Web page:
Proposal for an American Language Academy
By John Adams
John Adams penned this proposal while on a diplomatic mission to Europe during the Revolutionary War. Formally entitled "A Letter to the President of Congress," it was dispatched from Amsterdam on September 5, 1780.
As eloquence is cultivated with more care in free republics than in other governments, it has been found by constant experience that such republics have produced the greatest purity, copiousness, and perfection of language. It is not to be disputed that the form of government has an influence upon language, and language in its turn influences not only the form of government, but the temper, the sentiments, and manners of the people. The admirable models which have been transmitted through the world, and continued down to these days, so as to form an essential part of the education of mankind from generation to generation, by those two ancient towns, Athens and Rome, would be sufficient, without any other argument, to show the United States the importance to their liberty, prosperity, and glory, of an early attention to the subject of eloquence and language.
Most of the nations of Europe have thought it necessary to establish by public authority institutions for fixing and improving their proper languages. I need not mention the academies in France, Spain, and Italy, their learned labors, nor their great success. But it is very remarkable, that although many learned and ingenious men in England have from age to age projected similar institutions for correcting and improving the English tongue, yet the government have never found time to interpose in any manner; so that to this day there is no grammar nor dictionary extant of the English language which has the least public authority; and it is only very lately, that a tolerable dictionary has been published, even by a private person, and there is not yet a passable grammar enterprised by any individual.
The honor of forming the first public institution for refining, correcting, improving, and ascertaining the English language, I hope is reserved for congress; they have every motive than can possibly influence a public assembly to undertake it. It will have a happy effect upon the union of the States to have a public standard for all persons in every part of the continent to appeal to, both for the signification and pronunciation of the language. The constitutions of all the States in the Union are so democratical that eloquence will become the instrument for recommending men to their fellow-citizens, and the principal means of advancement through the various ranks and offices of society.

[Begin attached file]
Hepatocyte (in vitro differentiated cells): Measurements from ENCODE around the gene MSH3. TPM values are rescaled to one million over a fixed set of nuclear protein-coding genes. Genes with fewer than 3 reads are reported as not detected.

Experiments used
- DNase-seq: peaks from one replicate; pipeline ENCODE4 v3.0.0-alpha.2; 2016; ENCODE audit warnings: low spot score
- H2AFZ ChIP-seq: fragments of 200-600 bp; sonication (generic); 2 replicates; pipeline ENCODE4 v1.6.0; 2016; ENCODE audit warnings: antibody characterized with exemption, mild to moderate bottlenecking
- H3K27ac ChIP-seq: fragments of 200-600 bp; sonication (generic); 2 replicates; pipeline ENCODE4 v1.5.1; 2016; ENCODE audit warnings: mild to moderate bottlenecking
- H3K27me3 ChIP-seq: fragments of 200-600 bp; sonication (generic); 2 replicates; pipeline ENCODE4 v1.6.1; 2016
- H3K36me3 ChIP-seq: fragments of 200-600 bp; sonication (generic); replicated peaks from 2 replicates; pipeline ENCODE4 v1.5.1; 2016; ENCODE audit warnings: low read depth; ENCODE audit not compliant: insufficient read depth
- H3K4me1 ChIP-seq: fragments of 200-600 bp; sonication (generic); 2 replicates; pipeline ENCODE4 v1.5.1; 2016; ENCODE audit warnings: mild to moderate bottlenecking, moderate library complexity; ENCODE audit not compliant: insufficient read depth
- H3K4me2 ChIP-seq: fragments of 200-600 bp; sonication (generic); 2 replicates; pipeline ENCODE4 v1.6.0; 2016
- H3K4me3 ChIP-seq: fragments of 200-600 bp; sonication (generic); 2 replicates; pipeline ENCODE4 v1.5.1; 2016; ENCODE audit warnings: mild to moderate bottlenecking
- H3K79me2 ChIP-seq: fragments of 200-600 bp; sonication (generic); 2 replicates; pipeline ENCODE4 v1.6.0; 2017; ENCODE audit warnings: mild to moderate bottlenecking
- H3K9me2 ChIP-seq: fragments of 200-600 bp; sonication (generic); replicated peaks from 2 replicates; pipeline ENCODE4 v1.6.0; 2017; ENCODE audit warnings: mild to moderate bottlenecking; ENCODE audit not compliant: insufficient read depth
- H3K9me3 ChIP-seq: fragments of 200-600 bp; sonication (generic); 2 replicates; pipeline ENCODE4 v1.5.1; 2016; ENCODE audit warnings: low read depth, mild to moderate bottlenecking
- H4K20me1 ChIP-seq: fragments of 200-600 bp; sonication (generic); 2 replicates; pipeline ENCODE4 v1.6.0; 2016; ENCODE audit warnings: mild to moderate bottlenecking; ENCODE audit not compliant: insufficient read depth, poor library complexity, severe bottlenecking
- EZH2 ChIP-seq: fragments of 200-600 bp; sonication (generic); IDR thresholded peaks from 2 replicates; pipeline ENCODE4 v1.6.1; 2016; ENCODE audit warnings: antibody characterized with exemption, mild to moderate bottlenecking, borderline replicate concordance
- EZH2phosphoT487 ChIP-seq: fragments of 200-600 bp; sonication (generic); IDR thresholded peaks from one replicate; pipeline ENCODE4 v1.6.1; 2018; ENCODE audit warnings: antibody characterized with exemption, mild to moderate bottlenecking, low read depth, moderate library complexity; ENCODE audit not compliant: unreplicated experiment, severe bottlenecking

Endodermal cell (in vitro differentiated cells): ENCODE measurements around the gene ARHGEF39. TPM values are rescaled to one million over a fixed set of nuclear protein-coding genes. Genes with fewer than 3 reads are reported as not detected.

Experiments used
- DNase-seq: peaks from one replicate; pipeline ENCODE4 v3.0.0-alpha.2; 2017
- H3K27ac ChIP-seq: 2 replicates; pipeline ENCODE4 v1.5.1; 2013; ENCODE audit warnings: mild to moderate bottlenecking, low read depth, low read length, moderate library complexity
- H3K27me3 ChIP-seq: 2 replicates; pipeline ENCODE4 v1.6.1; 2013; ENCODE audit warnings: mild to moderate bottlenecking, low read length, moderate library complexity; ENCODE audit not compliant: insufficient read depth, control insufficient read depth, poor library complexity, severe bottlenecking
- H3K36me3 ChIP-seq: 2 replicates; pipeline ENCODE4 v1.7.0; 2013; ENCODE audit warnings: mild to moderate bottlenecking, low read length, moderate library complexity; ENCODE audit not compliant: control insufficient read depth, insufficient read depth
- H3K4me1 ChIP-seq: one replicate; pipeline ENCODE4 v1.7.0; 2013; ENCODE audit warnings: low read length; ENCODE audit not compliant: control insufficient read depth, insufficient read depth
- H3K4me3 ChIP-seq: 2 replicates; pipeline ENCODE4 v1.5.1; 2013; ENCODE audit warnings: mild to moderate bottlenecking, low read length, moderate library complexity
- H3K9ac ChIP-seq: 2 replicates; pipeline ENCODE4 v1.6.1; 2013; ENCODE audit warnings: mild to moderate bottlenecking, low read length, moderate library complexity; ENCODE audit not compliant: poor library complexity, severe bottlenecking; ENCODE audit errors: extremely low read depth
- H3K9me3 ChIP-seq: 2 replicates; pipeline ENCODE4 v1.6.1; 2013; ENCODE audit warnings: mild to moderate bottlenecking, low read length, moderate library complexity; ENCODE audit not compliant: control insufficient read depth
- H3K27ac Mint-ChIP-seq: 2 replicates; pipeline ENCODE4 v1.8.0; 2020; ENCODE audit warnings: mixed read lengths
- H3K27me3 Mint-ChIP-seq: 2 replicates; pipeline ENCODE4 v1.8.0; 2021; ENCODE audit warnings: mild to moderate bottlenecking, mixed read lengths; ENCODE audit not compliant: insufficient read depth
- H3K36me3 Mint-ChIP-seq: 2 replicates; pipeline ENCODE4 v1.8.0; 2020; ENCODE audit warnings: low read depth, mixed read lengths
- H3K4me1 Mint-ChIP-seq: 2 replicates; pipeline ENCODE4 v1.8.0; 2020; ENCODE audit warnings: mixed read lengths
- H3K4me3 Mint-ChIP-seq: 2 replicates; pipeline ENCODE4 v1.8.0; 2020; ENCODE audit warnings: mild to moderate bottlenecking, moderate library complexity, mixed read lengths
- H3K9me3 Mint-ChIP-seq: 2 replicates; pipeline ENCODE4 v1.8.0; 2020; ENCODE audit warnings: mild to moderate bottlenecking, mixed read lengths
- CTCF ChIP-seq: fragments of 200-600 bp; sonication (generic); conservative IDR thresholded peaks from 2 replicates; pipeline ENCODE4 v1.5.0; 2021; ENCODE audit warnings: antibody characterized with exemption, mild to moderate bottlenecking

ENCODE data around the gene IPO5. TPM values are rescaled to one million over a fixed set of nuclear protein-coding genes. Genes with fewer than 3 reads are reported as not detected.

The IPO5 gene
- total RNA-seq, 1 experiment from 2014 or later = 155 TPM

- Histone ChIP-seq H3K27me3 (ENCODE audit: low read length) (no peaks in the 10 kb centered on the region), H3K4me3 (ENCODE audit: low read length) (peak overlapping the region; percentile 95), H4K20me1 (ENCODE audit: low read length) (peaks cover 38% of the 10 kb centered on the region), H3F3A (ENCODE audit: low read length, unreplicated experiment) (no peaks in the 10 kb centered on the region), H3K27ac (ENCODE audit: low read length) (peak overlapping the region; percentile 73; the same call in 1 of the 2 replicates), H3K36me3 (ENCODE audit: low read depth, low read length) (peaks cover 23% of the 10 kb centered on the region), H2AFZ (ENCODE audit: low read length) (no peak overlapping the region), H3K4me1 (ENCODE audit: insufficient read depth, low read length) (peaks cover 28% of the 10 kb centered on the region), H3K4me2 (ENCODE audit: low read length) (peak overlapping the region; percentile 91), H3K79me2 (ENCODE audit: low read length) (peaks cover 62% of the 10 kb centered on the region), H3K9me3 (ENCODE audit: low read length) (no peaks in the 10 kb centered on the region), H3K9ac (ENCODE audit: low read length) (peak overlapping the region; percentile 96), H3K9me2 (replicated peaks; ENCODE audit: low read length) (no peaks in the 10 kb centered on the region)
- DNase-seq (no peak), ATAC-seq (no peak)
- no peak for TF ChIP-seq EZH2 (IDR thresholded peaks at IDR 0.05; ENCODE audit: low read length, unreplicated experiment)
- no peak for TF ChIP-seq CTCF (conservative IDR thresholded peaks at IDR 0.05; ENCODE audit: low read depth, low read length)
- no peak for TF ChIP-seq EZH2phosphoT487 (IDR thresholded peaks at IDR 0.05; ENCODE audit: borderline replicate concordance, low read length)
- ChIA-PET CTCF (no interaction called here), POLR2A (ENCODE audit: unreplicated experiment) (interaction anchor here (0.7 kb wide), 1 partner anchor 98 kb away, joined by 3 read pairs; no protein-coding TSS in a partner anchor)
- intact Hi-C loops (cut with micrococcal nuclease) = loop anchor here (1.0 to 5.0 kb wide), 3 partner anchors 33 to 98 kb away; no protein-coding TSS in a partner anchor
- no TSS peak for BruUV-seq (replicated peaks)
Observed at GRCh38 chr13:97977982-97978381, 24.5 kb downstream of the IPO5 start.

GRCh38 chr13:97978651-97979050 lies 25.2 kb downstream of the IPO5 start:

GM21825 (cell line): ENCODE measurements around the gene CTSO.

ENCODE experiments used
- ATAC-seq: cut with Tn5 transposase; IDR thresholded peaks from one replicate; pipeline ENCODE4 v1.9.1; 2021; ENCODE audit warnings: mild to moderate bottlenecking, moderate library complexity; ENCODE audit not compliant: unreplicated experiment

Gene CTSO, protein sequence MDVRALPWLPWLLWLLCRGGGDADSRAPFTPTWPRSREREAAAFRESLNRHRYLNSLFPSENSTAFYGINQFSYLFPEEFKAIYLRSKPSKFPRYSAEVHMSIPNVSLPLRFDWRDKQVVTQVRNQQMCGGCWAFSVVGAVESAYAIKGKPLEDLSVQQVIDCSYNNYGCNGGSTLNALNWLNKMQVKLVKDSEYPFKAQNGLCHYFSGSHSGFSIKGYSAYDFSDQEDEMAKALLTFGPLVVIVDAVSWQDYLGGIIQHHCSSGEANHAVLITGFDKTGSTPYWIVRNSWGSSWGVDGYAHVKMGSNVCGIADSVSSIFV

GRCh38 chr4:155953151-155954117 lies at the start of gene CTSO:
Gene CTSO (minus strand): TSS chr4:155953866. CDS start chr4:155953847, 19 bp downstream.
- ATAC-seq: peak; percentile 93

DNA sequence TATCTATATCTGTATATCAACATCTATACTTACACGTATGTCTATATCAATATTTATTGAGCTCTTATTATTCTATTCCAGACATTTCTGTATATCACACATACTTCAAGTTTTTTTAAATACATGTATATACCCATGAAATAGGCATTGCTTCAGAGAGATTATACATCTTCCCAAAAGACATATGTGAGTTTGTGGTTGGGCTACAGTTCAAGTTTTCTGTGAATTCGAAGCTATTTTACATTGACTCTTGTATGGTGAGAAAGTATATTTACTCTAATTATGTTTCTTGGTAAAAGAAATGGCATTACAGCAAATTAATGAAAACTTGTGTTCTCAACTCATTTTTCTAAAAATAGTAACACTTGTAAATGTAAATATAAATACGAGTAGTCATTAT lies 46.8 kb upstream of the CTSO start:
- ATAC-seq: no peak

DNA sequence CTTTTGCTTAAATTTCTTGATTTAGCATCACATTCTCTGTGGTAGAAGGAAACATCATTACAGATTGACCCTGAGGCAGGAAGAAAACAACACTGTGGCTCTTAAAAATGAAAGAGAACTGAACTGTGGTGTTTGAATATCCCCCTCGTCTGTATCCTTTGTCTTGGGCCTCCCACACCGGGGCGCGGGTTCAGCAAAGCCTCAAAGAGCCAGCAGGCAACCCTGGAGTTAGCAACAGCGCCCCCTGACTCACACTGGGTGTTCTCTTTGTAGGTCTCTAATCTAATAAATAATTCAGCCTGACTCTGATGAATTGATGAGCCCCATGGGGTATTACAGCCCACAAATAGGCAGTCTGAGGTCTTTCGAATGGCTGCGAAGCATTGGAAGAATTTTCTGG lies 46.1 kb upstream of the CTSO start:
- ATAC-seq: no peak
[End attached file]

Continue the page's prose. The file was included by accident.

In the last century, Latin was the universal language of Europe. Correspondence among the learned, and indeed among merchants and men of business, and the conversation of strangers and travellers, was generally carried on in that dead language. In the present century, Latin has been generally laid aside, and French has been substituted in its place, but has not yet become universally established, and, according to present appearances, it is not probable that it will. English is destined to be the next and succeeding centuries more generally the language of the world than Latin was in the last or French is in the present age. The reason of this is obvious, because the increasing population in America, and their universal connection and correspondence with all nations will, aided by the influence of England in the world, whether great or small, force their language into general use, in spite of all the obstacles that may be thrown in their way, if any such there should be.
It is not necessary to enlarge further, to show the motives which the people of America have to turn their thoughts early to this subject; they will naturally occur to congress in a much greater detail than I have time to hint at. I would therefore submit to the consideration of congress the expediency and policy of erecting by their authority a society under the name of "the American Academy for refining, improving, and ascertaining the English Language." The authority of congress is necessary to give such a society reputation, influence, and authority through all the States and with other nations. The number of members of which it shall consist, the manner of appointing those members, whether each State shall have a certain number of members and the power of appointing them, or whether congress shall have a certain number of members and the power of appointing them, or whether congress shall appoint them, whether after the first appointment the society itself shall fill up vacancies, these and other questions will easily be determined by congress.
It will be necessary that the society should have a library consisting of a complete collection of all writings concerning languages of every sort, ancient and modern. They must have some officers and some other expenses which will make some small funds indispensably necessary. Upon a recommendations from congress, there is no doubt but the legislature of every State in the confederation would readily pass a law making such a society a body politic, enable it to sue and be sued, and to hold an estate, real or personal, of a limited value in that State.